Since Mancur Olson's "Logic of collective action" it is common conviction in social sciences that in large groups the prospects of a successful organization of collective actions are rather bad. Following Olson’s logic, the impact of an individual’s costly contribution becomes smaller if the group gets larger and, consequently, the incentive to cooperate decreases with group size. Conducting a series of laboratory experiments with large groups of up to 100 subjects, we demonstrate that Olson's logic does not generally account for observed behavior. Large groups in which the impact of an individual contribution is almost negligible are still able to provide a public good in the same way as small groups in which the impact of an individual contribution is much higher. Nevertheless, we find that small variations of the MPCR in large groups have a strong effect on contributions. We develop a hypothesis concerning the interplay of MPCR and group size, which is based on the assumption that the salience of the advantages of mutual cooperation plays a decisive role. This hypothesis is successfully tested in a second series of experiments. Our result raises hopes that the chance to organize collective action of large groups is much higher than expected so far.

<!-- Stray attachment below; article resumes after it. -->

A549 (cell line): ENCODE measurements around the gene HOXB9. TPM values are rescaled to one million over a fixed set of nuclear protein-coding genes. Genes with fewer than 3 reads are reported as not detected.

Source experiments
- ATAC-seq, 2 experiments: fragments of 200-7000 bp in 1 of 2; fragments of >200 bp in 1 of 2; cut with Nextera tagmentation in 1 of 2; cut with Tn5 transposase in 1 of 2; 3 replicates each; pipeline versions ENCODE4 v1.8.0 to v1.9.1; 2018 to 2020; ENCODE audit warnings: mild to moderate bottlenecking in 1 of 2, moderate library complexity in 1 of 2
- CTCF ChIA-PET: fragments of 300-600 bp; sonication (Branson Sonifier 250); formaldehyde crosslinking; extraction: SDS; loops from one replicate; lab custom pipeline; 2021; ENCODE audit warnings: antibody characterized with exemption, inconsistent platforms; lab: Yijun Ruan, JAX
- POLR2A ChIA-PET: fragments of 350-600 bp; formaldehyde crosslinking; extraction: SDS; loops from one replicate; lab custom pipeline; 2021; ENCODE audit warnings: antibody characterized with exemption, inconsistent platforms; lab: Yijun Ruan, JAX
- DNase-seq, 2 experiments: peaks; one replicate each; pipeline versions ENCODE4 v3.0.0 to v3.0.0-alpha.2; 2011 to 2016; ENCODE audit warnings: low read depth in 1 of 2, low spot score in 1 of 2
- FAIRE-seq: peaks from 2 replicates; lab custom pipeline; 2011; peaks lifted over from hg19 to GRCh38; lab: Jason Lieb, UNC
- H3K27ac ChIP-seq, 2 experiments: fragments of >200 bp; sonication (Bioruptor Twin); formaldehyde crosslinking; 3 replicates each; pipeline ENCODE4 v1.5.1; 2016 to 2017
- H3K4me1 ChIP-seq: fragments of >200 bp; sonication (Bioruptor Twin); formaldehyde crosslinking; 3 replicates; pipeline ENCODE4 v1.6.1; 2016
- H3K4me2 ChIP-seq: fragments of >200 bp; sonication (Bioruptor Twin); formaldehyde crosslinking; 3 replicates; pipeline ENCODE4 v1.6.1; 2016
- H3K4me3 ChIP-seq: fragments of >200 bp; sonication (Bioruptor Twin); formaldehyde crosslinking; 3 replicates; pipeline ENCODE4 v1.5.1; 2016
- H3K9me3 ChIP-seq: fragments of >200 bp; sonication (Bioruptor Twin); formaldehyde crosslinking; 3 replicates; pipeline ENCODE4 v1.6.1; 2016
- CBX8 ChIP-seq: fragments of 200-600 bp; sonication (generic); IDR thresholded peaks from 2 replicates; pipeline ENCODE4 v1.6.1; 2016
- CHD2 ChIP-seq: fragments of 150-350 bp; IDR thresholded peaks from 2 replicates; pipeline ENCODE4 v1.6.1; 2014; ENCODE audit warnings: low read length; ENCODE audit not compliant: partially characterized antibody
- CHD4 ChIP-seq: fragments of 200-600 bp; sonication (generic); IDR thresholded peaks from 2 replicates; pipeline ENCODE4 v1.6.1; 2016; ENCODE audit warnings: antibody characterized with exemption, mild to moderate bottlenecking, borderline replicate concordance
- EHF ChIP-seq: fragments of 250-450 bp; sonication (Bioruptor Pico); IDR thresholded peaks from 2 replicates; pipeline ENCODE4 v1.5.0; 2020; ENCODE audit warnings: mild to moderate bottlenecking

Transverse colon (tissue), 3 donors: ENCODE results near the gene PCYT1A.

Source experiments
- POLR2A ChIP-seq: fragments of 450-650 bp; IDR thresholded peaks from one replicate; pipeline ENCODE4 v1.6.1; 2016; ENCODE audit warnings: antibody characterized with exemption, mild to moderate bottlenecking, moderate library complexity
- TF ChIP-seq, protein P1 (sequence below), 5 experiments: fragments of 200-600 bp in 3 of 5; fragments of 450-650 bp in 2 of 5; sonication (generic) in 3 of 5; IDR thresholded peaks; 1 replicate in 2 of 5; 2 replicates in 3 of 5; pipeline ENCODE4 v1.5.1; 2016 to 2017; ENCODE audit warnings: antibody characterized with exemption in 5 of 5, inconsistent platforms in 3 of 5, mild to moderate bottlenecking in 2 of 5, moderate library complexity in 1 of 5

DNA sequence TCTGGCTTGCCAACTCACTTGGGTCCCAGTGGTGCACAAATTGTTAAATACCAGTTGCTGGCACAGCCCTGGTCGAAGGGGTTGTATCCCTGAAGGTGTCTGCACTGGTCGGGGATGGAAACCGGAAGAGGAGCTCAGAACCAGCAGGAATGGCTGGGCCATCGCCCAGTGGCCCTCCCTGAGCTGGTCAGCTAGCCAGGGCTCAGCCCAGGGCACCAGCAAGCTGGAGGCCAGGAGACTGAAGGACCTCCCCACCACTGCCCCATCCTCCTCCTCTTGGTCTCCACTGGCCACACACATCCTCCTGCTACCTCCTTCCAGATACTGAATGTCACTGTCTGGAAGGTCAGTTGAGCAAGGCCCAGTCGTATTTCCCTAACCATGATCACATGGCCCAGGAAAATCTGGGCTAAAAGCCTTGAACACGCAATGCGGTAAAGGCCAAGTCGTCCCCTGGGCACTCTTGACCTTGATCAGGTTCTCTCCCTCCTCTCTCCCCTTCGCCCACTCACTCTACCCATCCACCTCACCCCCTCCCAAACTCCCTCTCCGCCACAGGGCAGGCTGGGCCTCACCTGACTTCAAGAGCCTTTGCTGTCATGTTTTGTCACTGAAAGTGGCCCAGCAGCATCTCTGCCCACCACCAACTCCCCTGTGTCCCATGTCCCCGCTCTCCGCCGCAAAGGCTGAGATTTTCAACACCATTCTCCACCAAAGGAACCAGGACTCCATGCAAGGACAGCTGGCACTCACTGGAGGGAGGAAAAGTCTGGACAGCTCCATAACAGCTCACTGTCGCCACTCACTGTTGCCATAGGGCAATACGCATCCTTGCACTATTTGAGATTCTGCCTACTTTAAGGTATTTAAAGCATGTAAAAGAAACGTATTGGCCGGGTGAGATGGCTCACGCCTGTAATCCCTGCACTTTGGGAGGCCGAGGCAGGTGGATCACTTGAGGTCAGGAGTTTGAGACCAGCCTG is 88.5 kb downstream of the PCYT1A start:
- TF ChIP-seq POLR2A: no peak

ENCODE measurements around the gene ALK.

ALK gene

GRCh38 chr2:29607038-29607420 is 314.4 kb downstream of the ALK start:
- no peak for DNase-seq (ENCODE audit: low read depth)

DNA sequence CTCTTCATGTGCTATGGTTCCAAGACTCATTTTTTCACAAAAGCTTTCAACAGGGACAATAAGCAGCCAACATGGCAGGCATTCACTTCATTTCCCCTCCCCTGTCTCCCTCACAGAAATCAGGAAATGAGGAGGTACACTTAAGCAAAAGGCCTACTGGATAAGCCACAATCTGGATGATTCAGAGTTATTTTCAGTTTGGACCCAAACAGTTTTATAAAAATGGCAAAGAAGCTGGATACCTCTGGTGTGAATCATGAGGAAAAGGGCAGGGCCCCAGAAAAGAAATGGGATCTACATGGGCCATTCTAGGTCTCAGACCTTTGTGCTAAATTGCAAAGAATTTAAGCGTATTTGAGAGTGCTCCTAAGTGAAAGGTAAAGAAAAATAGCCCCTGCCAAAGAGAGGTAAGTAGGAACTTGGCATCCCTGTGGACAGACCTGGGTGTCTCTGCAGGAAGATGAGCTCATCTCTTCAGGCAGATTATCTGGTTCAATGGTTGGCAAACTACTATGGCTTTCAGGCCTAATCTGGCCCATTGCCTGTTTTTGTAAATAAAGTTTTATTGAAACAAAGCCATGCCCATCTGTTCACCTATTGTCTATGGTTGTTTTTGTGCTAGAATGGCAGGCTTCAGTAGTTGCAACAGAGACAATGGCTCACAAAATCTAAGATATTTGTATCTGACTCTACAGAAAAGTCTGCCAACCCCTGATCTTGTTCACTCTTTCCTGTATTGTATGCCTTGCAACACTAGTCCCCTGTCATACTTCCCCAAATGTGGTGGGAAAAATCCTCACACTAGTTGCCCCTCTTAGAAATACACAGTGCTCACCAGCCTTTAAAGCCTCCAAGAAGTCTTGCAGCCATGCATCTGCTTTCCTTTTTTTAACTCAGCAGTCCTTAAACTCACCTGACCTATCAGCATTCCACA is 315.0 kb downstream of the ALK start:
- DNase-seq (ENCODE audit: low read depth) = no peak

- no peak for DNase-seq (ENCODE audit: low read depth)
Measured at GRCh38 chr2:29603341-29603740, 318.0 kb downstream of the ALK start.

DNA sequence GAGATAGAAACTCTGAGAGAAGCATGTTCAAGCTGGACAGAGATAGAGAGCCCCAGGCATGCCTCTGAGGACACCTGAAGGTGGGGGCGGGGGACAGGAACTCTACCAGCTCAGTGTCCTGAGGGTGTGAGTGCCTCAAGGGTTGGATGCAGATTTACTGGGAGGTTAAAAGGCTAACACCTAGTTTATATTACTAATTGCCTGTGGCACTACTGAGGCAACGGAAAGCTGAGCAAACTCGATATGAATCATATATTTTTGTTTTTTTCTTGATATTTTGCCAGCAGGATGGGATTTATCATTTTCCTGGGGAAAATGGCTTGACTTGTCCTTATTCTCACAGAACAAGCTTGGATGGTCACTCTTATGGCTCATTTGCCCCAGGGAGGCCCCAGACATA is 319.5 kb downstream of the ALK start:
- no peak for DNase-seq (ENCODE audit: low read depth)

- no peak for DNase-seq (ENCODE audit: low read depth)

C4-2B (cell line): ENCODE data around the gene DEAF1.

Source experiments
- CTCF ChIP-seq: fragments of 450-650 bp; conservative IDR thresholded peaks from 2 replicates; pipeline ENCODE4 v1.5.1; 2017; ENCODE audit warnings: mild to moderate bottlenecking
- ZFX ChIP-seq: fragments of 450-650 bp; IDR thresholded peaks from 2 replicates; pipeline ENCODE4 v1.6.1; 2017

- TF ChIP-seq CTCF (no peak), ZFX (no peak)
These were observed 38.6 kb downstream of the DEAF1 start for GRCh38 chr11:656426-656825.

Voir le document

Dernières publications

2018s-10 CS
The Effect of Education on Health: Evidence from National Compulsory Schooling Reforms
Raquel Fonseca Benito, Pierre-Carl Michaud et Yuhui Zheng
Voir le document

2018RP-04 RP
Mesure des bénéfices des projets en technologies de l’information
Simon Bourdeau, Pierre Hadaya et Philippe Marchildon
Voir le document

2018s-08 CS
Bargaining and the Role of Negotiators’ Competitiveness
Claudia Keser, Stephan Müller, Emmanuel Peterlé et Holger A. Rau
Voir le document


Centre interuniversitaire de recherche en analyse des organisations
1130 rue Sherbrooke Ouest, suite 1400
Montréal, Québec (Canada) H3A 2M8
(514) 985-4000
(514) 985-4039
reception@cirano.qc.ca

© 2018 CIRANO. Tous droits réservés.



Partenaire de :